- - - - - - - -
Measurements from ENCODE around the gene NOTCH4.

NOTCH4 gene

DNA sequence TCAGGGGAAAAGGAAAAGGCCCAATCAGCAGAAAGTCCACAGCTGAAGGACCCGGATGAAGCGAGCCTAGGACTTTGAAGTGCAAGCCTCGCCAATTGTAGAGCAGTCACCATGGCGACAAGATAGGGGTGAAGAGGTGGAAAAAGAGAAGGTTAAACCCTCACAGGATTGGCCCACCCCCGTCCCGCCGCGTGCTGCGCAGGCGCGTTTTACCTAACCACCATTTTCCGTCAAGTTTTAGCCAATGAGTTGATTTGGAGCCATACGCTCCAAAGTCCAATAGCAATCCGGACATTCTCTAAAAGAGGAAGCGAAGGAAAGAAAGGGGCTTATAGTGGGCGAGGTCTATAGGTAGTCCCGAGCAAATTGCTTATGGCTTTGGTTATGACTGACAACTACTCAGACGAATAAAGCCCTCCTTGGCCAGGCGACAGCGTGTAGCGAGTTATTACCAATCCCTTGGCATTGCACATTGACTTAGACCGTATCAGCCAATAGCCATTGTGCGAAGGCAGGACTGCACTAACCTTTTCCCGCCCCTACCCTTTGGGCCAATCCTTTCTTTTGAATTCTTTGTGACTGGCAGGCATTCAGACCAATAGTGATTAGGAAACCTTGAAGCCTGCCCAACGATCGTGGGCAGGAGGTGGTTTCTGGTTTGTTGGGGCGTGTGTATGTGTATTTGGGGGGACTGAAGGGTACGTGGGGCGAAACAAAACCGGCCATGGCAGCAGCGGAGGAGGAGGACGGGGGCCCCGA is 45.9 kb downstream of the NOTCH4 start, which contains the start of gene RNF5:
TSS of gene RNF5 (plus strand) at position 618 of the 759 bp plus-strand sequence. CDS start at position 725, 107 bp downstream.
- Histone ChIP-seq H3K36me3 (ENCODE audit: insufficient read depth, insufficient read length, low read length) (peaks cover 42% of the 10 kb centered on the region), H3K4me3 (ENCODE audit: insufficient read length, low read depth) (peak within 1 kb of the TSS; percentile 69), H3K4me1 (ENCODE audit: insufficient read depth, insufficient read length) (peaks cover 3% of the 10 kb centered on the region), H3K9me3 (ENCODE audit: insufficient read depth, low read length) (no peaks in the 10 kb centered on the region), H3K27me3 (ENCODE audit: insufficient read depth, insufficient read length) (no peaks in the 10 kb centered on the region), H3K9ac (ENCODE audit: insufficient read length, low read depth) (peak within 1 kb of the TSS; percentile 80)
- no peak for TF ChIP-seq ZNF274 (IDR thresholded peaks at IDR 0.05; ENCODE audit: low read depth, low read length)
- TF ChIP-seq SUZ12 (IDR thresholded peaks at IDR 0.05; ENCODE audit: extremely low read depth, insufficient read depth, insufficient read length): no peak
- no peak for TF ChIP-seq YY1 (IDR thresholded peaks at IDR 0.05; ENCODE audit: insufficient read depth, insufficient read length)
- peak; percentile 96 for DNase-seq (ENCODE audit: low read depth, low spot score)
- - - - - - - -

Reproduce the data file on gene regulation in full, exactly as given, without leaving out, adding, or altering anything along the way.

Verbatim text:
Measurements from ENCODE around the gene NOTCH4.

NOTCH4 gene

DNA sequence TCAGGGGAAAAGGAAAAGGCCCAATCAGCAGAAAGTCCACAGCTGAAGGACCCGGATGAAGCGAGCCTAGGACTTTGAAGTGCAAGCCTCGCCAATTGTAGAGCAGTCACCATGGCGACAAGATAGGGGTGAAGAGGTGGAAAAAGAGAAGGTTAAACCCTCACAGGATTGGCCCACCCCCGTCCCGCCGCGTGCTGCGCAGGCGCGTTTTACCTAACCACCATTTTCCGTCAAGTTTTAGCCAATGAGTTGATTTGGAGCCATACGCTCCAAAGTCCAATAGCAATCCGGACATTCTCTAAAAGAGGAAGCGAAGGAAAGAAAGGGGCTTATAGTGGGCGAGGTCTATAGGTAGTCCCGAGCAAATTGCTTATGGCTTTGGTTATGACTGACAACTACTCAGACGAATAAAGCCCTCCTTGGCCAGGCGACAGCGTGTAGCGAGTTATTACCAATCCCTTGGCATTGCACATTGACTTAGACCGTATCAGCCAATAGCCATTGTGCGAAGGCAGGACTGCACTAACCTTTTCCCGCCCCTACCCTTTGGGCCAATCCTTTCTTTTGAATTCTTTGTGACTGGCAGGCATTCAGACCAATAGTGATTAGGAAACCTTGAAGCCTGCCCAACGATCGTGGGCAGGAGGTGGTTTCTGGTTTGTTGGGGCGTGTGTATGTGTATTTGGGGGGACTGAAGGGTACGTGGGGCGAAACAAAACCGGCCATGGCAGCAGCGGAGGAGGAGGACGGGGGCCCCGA is 45.9 kb downstream of the NOTCH4 start, which contains the start of gene RNF5:
TSS of gene RNF5 (plus strand) at position 618 of the 759 bp plus-strand sequence. CDS start at position 725, 107 bp downstream.
- Histone ChIP-seq H3K36me3 (ENCODE audit: insufficient read depth, insufficient read length, low read length) (peaks cover 42% of the 10 kb centered on the region), H3K4me3 (ENCODE audit: insufficient read length, low read depth) (peak within 1 kb of the TSS; percentile 69), H3K4me1 (ENCODE audit: insufficient read depth, insufficient read length) (peaks cover 3% of the 10 kb centered on the region), H3K9me3 (ENCODE audit: insufficient read depth, low read length) (no peaks in the 10 kb centered on the region), H3K27me3 (ENCODE audit: insufficient read depth, insufficient read length) (no peaks in the 10 kb centered on the region), H3K9ac (ENCODE audit: insufficient read length, low read depth) (peak within 1 kb of the TSS; percentile 80)
- no peak for TF ChIP-seq ZNF274 (IDR thresholded peaks at IDR 0.05; ENCODE audit: low read depth, low read length)
- TF ChIP-seq SUZ12 (IDR thresholded peaks at IDR 0.05; ENCODE audit: extremely low read depth, insufficient read depth, insufficient read length): no peak
- no peak for TF ChIP-seq YY1 (IDR thresholded peaks at IDR 0.05; ENCODE audit: insufficient read depth, insufficient read length)
- peak; percentile 96 for DNase-seq (ENCODE audit: low read depth, low spot score)